6. Random misfires can be hard to pinpoint and may actually be the car working as normal, which just confuses the issue.If the engine management light was illuminated you'll have codes stored in the ECU. The engine is coil on plug, so you'll have 6 coil packs, not just one coil pack. If one misfires, the engine management is intelligent to know which cylinder is misfiring, so you should get a misfire code to a specific cylinder. That's why you mover the coil packs around to see if the misfire moves with a coil pack. But you should get a code for a cylinder misfire on the code reader. However, if you have an issue that trips the traction control into working, then that can give you symptoms like a misfire and won't give you a code because it's the engine management cutting the spark deliberately. Basically if the sensors think a wheel is skidding then it will cut the spark to cut power. A usual culprit for that is changing a single tyre and having a wheel rotate at a different speed, or faulty ABS, VSC or steering sensors.
  7. I'd check either if the bearings at the top of the front strut are seizing or if the suspension bushes have worn and changed the steering geometry. The steering rack itself could be faulty as well. Needs investigation unfortunately.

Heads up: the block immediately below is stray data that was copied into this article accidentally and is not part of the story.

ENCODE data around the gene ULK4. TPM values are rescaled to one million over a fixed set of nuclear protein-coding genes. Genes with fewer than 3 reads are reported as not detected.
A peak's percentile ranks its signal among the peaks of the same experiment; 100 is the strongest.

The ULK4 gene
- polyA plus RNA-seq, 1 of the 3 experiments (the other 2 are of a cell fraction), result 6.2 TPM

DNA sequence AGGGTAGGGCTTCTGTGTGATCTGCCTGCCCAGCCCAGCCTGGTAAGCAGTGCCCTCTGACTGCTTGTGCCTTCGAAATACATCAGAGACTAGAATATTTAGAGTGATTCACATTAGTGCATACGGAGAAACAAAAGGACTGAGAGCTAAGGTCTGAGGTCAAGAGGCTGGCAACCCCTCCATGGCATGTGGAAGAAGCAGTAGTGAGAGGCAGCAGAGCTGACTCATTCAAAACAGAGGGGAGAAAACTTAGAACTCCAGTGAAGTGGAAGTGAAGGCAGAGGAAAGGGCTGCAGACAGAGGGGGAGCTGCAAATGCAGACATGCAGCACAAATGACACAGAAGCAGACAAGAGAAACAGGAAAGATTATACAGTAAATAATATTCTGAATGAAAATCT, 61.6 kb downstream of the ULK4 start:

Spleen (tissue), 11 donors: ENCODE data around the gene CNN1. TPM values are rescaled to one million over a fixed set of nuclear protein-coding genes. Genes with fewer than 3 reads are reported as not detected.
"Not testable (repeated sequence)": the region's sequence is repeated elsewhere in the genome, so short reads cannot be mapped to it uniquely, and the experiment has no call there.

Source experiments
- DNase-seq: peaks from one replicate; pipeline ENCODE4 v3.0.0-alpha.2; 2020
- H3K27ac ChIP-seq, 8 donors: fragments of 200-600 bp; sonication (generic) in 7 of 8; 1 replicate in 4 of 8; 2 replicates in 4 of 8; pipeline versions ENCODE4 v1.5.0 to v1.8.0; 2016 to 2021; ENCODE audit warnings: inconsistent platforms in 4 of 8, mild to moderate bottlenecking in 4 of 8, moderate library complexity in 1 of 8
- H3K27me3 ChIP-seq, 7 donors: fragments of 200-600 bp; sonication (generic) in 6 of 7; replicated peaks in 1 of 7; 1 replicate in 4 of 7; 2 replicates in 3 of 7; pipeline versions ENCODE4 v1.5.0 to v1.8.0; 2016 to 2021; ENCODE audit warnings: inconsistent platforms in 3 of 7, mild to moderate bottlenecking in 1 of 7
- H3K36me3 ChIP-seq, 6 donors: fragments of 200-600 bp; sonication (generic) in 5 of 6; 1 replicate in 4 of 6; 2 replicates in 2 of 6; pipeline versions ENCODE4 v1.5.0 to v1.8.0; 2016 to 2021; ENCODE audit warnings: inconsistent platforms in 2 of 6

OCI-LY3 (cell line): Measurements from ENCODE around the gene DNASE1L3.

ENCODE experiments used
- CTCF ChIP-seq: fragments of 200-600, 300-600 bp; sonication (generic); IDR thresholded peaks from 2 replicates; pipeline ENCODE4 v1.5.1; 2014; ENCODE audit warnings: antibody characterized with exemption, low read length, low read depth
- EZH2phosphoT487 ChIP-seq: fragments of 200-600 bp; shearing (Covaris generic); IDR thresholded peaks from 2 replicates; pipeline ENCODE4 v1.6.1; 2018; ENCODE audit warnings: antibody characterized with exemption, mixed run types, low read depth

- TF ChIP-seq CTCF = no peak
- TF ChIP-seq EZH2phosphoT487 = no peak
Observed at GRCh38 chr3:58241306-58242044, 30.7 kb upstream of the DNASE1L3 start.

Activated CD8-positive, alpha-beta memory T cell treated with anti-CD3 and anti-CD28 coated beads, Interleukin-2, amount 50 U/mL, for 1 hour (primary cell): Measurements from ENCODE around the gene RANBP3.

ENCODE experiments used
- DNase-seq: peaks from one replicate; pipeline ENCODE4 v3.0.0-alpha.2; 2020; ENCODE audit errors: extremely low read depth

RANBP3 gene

8. Steve, It's the same thing. Basically you avoid using a charge current high enough to produce gas in the battery. ANY sealed lead acid battery needs to be charged at a low charge rate to avoid excess gas production. We all know that lead acid batteries produce hydrogen and oxygen as they are charged. The trick with a sealed battery is you charge it slowly enough so that either no gas or very little gas is produced. The hydrogen and oxygen will eventually recombine in the battery case back to water and all is good, the battery isn't damaged. If you overcharge a sealed battery, it starts to produce so much gas the pressure in the case builds up to dangerous levels and to avoid the case splitting from the pressure, the valves in the vents open and allow the gasses to exit the battery case. But that means you've lost that hydrogen and oxygen and it can never recombine in the battery case. You've just lost some electrolyte. If you continue to overcharge the battery, eventually it looses so much electrolyte it starts to fail. A loss of capacity is the result, so you end up effectively with a dead battery. If your battery has removable plugs that you can use to top up the electrolyte then it's not a sealed battery. Sealed batteries don't have any ports. Sometimes sealed batteries are called maintenance free or sealed for life. As for the charge state window, the colour depends on the manufacturer of the battery. Not sure what blue means. Generally green is charged and good, red is low charge and no colour is low electrolyte. Red and green usually mean the same thing but manufacturers use different colours for the other battery states. Way back when I was a young apprentice working on emergency power supplies I had an explosive education into how much hydrogen and oxygen a big bank of rapidly charging wet lead acid batteries can produce and how much acid comes out of a case when you blow it apart. 😞